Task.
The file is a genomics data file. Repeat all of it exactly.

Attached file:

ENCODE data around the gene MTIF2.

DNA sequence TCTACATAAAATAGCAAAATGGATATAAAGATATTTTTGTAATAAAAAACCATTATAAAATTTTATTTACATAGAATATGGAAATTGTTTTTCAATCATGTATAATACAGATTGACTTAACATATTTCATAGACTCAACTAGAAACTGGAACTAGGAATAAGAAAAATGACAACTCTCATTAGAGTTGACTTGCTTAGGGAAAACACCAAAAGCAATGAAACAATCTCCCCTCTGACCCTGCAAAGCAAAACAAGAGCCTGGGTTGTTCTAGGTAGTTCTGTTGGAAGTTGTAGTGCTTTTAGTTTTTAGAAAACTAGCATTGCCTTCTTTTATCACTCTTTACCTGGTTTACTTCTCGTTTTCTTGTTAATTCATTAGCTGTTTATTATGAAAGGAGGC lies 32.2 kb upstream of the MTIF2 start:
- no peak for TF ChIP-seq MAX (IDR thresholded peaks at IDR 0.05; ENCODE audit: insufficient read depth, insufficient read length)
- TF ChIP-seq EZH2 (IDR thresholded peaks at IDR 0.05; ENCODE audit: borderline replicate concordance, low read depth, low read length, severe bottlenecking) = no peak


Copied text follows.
ENCODE data around the gene MTIF2.

DNA sequence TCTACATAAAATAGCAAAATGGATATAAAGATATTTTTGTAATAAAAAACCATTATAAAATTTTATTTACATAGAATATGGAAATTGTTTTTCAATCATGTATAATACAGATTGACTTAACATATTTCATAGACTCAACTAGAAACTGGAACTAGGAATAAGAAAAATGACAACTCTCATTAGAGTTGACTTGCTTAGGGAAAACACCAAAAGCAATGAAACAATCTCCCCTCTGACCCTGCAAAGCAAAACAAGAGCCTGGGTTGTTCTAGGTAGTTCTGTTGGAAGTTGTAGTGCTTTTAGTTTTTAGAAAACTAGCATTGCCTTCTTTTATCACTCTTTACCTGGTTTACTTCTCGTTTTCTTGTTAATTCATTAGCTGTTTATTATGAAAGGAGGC lies 32.2 kb upstream of the MTIF2 start:
- no peak for TF ChIP-seq MAX (IDR thresholded peaks at IDR 0.05; ENCODE audit: insufficient read depth, insufficient read length)
- TF ChIP-seq EZH2 (IDR thresholded peaks at IDR 0.05; ENCODE audit: borderline replicate concordance, low read depth, low read length, severe bottlenecking) = no peak